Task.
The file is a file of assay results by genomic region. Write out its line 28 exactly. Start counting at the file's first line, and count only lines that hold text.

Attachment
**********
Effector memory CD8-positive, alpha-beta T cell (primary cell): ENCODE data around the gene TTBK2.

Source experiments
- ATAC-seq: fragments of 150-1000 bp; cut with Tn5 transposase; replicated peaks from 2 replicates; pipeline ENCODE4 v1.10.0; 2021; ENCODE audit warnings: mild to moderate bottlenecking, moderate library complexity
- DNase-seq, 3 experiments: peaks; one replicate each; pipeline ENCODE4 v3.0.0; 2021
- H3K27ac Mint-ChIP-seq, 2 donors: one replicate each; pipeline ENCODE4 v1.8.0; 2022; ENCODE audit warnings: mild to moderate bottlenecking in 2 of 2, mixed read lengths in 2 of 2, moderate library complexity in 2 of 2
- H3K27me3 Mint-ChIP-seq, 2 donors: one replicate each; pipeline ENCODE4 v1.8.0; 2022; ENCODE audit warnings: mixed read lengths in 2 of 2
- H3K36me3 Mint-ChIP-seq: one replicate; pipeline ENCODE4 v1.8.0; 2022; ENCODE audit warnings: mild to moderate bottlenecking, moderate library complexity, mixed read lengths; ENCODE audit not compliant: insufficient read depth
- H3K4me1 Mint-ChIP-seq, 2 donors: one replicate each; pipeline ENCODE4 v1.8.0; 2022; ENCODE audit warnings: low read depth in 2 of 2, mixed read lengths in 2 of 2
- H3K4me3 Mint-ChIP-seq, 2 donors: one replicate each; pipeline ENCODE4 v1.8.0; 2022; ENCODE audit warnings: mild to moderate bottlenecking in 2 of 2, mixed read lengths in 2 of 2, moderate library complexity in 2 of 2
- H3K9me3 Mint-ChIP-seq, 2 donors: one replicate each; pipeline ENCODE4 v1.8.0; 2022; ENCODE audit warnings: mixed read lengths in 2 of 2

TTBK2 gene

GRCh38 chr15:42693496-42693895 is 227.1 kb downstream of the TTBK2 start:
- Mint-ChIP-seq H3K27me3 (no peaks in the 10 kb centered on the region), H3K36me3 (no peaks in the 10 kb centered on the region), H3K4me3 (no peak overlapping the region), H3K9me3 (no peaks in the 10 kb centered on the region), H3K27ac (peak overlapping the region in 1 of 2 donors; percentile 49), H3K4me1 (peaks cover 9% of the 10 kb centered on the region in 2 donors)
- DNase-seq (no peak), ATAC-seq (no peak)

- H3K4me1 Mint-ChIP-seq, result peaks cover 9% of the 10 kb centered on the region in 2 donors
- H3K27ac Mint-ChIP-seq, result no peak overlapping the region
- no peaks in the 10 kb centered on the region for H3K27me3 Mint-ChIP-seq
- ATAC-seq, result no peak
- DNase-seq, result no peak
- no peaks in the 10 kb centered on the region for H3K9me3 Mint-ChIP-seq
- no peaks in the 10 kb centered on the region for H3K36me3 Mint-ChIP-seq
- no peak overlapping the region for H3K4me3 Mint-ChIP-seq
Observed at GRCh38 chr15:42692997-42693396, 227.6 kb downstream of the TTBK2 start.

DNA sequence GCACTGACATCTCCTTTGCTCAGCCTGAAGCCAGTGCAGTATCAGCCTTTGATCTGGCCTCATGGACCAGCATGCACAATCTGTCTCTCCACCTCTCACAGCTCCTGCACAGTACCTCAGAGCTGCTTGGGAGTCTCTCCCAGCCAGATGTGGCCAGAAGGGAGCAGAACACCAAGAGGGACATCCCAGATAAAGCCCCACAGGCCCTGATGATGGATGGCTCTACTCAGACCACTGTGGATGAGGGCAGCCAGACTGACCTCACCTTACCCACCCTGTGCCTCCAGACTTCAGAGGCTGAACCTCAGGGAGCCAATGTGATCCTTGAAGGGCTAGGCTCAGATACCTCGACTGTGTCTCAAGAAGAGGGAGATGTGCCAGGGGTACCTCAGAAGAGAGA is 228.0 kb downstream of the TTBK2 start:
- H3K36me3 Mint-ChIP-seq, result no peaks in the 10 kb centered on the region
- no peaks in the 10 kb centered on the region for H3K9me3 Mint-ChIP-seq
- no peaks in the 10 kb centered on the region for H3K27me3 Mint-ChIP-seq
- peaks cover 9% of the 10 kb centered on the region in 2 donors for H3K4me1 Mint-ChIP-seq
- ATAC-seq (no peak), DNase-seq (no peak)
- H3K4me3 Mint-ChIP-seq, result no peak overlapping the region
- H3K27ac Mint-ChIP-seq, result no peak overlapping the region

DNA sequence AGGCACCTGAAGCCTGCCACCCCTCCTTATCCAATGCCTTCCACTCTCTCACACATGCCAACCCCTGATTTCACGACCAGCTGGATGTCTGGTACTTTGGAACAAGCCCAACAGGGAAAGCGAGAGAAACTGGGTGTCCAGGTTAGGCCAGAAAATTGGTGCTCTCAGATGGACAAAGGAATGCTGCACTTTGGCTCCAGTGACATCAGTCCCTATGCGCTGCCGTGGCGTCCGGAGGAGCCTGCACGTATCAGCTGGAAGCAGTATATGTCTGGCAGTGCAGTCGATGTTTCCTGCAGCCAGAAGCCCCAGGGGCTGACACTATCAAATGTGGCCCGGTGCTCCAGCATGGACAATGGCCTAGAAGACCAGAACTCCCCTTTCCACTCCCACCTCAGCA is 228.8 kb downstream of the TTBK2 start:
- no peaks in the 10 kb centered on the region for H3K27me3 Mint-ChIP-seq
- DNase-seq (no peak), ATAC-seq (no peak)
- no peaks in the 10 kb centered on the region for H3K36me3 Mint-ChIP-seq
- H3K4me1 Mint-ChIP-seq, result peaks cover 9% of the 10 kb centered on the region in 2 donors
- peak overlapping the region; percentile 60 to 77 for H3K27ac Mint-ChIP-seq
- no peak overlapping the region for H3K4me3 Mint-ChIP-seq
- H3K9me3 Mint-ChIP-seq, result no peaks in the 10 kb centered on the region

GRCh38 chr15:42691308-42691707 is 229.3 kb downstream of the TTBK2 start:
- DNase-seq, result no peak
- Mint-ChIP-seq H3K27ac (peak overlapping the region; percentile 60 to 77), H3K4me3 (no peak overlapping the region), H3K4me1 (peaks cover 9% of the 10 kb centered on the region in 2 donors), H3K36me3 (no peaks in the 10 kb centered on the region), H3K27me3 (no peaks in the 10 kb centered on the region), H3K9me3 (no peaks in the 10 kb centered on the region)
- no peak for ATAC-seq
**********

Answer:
- peaks cover 9% of the 10 kb centered on the region in 2 donors for H3K4me1 Mint-ChIP-seq